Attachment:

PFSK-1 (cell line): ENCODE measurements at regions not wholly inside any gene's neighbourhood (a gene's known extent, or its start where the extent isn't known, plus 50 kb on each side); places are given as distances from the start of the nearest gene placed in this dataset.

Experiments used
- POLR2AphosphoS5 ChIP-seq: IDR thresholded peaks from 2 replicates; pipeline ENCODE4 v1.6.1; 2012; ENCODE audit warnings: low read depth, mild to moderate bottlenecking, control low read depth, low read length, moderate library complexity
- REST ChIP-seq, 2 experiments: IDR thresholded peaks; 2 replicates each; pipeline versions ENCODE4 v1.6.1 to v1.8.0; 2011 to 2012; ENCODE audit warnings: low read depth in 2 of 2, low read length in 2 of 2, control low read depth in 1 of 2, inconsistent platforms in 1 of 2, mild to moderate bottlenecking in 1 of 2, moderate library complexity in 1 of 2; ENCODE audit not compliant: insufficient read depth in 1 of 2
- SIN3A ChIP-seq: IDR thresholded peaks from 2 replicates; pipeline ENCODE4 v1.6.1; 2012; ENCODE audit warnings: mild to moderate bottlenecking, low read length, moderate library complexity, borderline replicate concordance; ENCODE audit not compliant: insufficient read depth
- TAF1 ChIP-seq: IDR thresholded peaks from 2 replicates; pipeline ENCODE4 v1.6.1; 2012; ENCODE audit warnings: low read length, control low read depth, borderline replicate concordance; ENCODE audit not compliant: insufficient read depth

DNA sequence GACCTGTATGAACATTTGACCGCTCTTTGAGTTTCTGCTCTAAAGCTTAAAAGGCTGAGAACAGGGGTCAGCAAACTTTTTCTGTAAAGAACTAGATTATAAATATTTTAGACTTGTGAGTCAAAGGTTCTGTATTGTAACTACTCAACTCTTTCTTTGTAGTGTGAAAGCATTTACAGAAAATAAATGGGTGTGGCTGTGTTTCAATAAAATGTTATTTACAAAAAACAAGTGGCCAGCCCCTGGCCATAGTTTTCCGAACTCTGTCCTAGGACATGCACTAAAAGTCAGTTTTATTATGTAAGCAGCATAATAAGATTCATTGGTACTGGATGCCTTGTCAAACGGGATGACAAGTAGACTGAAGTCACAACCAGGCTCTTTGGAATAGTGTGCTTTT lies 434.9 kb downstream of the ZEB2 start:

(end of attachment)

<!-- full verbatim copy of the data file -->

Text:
PFSK-1 (cell line): ENCODE measurements at regions not wholly inside any gene's neighbourhood (a gene's known extent, or its start where the extent isn't known, plus 50 kb on each side); places are given as distances from the start of the nearest gene placed in this dataset.

Experiments used
- POLR2AphosphoS5 ChIP-seq: IDR thresholded peaks from 2 replicates; pipeline ENCODE4 v1.6.1; 2012; ENCODE audit warnings: low read depth, mild to moderate bottlenecking, control low read depth, low read length, moderate library complexity
- REST ChIP-seq, 2 experiments: IDR thresholded peaks; 2 replicates each; pipeline versions ENCODE4 v1.6.1 to v1.8.0; 2011 to 2012; ENCODE audit warnings: low read depth in 2 of 2, low read length in 2 of 2, control low read depth in 1 of 2, inconsistent platforms in 1 of 2, mild to moderate bottlenecking in 1 of 2, moderate library complexity in 1 of 2; ENCODE audit not compliant: insufficient read depth in 1 of 2
- SIN3A ChIP-seq: IDR thresholded peaks from 2 replicates; pipeline ENCODE4 v1.6.1; 2012; ENCODE audit warnings: mild to moderate bottlenecking, low read length, moderate library complexity, borderline replicate concordance; ENCODE audit not compliant: insufficient read depth
- TAF1 ChIP-seq: IDR thresholded peaks from 2 replicates; pipeline ENCODE4 v1.6.1; 2012; ENCODE audit warnings: low read length, control low read depth, borderline replicate concordance; ENCODE audit not compliant: insufficient read depth

DNA sequence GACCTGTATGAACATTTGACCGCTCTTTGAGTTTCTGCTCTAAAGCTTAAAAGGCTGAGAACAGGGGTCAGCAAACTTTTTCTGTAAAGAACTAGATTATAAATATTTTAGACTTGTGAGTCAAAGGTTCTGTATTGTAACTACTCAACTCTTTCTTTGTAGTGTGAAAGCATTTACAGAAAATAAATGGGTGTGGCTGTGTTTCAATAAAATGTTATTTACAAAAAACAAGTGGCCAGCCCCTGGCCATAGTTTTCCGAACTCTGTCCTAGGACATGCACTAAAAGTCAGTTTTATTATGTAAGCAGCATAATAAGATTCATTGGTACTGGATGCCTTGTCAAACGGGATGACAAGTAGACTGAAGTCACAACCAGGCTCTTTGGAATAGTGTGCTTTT lies 434.9 kb downstream of the ZEB2 start: